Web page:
Chuck Hemard earned his MFA from the Lamar Dodd School of Art at the University of Georgia in Athens, GA and his BA in Psychology from University of Southern Mississippi. He has held academic appointments at Columbus State University in Columbus, GA and, since 2008, at Auburn University’s Department of Art and Art History where he is currently an Associate Professor. Hemard’s work has been exhibited nationally, including recent one-person shows at the Southeastern Museum of Photography and the Whitney Center for the Arts in Sheridan, WY. His photographs are in public collections throughout the region including the Ogden Museum of Southern Art and the Georgia Museum of Art in Athens, GA.
These photographs explore the complexity of human presence alongside notions of wilderness and natural beauty; they consider environmental history and change in a decidedly southern, contemporary landscape. I am interested in how sense of place relates to time and culture. Photography is well suited to help us consider these multi-layered relationships. I am fascinated with the camera’s ability to translate the world into potential meaning or ask critical questions.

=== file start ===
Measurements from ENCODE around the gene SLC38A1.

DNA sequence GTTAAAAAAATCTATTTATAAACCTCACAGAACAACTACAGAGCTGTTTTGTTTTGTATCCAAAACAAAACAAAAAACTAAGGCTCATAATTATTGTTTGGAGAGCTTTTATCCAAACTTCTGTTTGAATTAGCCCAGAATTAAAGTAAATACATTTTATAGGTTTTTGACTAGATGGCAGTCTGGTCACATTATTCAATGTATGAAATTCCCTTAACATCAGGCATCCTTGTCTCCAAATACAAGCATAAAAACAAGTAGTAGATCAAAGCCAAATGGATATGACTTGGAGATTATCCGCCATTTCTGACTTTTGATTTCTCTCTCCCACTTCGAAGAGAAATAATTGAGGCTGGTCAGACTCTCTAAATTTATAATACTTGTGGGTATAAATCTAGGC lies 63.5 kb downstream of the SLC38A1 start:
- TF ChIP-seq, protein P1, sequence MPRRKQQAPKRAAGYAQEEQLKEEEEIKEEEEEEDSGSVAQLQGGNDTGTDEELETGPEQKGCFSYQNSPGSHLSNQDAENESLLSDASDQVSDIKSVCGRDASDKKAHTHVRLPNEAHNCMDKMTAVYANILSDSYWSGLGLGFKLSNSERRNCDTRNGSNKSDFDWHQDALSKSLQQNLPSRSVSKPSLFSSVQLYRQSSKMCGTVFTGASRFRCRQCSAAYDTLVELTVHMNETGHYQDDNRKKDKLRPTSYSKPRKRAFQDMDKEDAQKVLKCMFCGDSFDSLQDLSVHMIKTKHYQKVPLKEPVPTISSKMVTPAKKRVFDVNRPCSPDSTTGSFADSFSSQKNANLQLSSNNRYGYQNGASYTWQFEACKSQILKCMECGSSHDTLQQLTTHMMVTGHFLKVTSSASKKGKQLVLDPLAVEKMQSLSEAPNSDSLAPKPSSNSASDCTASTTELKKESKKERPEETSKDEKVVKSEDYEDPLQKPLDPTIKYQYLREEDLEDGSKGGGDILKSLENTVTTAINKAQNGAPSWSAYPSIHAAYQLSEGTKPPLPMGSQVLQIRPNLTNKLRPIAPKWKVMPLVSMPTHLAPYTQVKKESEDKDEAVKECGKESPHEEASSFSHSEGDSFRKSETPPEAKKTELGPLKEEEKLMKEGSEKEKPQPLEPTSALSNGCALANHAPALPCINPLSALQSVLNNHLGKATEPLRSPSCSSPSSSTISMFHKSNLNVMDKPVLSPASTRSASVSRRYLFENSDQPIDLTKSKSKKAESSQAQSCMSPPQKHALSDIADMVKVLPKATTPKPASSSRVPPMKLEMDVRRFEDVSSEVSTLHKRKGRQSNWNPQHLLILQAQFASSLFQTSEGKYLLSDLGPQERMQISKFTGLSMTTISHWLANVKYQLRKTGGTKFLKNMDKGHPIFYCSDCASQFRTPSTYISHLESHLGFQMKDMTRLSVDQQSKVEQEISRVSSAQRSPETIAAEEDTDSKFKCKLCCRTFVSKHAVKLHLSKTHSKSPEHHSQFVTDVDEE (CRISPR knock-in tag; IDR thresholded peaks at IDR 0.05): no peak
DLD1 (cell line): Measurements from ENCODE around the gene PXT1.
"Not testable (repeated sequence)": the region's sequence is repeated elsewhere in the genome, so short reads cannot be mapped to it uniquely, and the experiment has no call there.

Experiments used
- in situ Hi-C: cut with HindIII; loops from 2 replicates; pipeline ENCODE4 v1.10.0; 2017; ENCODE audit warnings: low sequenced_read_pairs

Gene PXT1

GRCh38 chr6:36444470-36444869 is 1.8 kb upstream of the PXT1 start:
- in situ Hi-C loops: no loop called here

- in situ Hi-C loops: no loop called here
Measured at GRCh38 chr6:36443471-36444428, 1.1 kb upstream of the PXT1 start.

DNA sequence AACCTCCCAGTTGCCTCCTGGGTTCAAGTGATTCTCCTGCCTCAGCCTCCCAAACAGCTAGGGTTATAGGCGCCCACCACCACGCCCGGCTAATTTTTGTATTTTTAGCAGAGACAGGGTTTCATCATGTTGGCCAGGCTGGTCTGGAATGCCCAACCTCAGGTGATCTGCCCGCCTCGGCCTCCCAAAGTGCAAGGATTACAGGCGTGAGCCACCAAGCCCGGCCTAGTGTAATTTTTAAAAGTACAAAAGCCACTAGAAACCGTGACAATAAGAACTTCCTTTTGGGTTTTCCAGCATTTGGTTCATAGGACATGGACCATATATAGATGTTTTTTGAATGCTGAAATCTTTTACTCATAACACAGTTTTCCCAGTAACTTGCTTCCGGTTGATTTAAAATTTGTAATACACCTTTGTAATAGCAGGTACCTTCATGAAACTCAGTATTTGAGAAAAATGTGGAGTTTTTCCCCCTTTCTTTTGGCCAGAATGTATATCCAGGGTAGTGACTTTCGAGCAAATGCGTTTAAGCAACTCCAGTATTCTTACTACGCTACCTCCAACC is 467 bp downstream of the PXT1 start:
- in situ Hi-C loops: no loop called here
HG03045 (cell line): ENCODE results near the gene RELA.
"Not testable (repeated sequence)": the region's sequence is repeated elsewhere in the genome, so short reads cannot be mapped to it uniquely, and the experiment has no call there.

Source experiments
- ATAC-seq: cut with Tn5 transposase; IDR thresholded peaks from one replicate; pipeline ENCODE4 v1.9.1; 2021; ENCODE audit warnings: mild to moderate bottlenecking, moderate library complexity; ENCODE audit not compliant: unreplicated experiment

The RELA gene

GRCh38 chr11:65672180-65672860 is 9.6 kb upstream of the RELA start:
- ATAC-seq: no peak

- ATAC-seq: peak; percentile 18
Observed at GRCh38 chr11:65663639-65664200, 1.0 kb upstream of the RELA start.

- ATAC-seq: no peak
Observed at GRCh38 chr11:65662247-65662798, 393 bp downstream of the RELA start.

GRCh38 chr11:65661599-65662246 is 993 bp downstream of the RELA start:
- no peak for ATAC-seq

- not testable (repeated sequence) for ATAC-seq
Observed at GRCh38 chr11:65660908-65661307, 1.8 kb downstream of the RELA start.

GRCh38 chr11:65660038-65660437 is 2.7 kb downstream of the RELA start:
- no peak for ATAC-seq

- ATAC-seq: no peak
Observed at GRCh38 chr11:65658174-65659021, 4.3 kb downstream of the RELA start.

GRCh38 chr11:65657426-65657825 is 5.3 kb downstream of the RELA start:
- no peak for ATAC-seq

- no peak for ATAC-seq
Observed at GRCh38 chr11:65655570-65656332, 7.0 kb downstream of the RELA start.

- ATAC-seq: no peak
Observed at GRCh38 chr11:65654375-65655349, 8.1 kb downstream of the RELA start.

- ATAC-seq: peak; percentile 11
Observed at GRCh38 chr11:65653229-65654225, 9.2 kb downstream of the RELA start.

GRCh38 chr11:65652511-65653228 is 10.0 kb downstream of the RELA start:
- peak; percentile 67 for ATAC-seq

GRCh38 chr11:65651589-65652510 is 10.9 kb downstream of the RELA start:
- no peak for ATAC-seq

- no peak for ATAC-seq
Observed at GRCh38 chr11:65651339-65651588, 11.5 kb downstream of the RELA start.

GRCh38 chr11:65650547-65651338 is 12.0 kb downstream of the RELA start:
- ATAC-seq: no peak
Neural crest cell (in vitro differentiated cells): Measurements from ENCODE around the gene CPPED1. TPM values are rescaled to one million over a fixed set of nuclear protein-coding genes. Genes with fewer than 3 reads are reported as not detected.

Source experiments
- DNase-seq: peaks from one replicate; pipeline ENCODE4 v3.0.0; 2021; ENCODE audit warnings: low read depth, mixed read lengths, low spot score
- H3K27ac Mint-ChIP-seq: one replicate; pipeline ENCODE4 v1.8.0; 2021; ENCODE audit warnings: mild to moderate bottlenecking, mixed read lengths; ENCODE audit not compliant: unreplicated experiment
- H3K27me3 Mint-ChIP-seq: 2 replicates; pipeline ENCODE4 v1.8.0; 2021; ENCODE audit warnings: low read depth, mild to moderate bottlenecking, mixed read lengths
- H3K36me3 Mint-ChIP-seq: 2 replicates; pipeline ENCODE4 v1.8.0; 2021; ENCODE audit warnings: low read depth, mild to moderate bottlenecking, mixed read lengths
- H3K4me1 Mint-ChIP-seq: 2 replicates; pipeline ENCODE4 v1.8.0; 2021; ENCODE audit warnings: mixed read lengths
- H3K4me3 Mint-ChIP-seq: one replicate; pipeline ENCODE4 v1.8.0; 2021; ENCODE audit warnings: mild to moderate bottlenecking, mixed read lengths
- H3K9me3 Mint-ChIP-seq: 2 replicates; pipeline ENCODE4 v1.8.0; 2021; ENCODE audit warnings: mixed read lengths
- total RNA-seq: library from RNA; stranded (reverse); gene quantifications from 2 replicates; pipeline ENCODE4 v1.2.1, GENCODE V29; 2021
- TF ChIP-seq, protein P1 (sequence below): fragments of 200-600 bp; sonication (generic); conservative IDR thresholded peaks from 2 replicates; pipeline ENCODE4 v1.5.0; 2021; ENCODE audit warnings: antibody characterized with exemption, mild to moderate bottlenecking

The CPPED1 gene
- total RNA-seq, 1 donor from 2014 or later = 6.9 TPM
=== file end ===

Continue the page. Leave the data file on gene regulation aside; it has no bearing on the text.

Photographs in The Pines explore relict old-growth longleaf pinelands across the coastal plain of the Southeast United States and fire’s role in the pine forests of the Deep South. This was one of America’s most significant landscapes and ecosystems, with deep ties to the cultural, economic and environmental histories of this region and beyond. These pinelands are a “forest” that is really an extraordinarily biodiverse understory, evolving as a fire-dependent savannah or grassland with a canopy dominated by Longleaf Pine (Pinus palustris) as a keystone species.
His first monograph, The Pines: Southern Forests was published in 2018 by Daylight Books and is available through his website. www.chuckhemard.com